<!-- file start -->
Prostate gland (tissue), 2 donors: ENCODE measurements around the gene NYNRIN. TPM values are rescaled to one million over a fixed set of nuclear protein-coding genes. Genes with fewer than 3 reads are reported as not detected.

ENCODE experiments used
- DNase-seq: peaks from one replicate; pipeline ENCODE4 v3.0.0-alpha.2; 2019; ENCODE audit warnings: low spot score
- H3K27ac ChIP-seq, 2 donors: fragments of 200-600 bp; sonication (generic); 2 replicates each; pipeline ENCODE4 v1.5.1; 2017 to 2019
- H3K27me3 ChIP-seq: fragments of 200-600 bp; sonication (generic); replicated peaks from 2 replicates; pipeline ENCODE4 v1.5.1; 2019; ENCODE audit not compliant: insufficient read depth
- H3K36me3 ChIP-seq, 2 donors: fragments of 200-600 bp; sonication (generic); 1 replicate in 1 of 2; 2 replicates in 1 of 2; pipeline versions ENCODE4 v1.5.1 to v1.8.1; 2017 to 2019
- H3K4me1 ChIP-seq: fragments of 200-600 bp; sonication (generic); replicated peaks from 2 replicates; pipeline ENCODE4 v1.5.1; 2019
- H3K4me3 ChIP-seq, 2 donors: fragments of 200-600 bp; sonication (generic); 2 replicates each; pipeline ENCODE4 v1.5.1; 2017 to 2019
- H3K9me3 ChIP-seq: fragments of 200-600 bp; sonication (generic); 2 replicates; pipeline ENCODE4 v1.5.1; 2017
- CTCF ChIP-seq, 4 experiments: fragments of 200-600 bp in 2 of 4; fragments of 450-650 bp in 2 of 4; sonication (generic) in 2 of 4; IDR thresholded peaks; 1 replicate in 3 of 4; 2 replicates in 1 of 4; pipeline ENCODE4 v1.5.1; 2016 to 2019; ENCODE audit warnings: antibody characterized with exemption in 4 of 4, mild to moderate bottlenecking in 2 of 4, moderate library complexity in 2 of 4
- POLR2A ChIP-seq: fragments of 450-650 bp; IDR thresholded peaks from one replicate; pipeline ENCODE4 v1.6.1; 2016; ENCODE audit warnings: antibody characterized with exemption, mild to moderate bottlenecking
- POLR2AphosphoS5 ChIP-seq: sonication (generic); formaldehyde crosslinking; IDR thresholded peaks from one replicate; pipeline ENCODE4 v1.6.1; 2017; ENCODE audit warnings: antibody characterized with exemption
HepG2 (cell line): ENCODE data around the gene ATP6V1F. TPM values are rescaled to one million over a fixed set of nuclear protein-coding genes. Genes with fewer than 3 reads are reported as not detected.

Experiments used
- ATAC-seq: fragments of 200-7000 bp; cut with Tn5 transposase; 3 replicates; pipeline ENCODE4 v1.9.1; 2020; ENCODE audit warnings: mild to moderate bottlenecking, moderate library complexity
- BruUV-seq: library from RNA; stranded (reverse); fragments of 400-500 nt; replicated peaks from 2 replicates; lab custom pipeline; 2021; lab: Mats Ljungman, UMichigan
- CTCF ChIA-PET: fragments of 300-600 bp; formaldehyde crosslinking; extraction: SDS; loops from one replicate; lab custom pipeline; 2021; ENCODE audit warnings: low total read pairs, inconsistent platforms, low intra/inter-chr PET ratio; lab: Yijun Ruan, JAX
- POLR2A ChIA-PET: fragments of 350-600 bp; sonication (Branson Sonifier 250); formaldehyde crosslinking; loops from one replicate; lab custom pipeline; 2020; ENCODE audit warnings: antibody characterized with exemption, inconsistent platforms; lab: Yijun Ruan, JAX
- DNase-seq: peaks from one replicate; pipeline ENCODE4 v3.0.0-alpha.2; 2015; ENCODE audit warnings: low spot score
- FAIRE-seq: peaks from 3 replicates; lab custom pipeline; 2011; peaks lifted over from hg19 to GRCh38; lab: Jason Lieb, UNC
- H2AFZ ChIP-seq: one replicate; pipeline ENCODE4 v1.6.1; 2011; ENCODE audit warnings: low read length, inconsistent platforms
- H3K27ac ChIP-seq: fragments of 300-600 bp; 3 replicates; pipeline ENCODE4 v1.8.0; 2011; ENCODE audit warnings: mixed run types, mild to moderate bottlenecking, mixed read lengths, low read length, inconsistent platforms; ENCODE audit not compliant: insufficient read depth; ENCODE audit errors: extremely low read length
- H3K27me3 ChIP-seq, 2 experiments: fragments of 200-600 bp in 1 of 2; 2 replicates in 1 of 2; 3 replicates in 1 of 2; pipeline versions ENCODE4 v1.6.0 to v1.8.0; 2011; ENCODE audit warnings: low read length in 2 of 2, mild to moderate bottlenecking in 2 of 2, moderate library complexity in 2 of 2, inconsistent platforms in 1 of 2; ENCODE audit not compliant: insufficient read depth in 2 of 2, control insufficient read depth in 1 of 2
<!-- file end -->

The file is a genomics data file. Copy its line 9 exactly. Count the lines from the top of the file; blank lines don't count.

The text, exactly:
- H3K9me3 ChIP-seq: fragments of 200-600 bp; sonication (generic); 2 replicates; pipeline ENCODE4 v1.5.1; 2017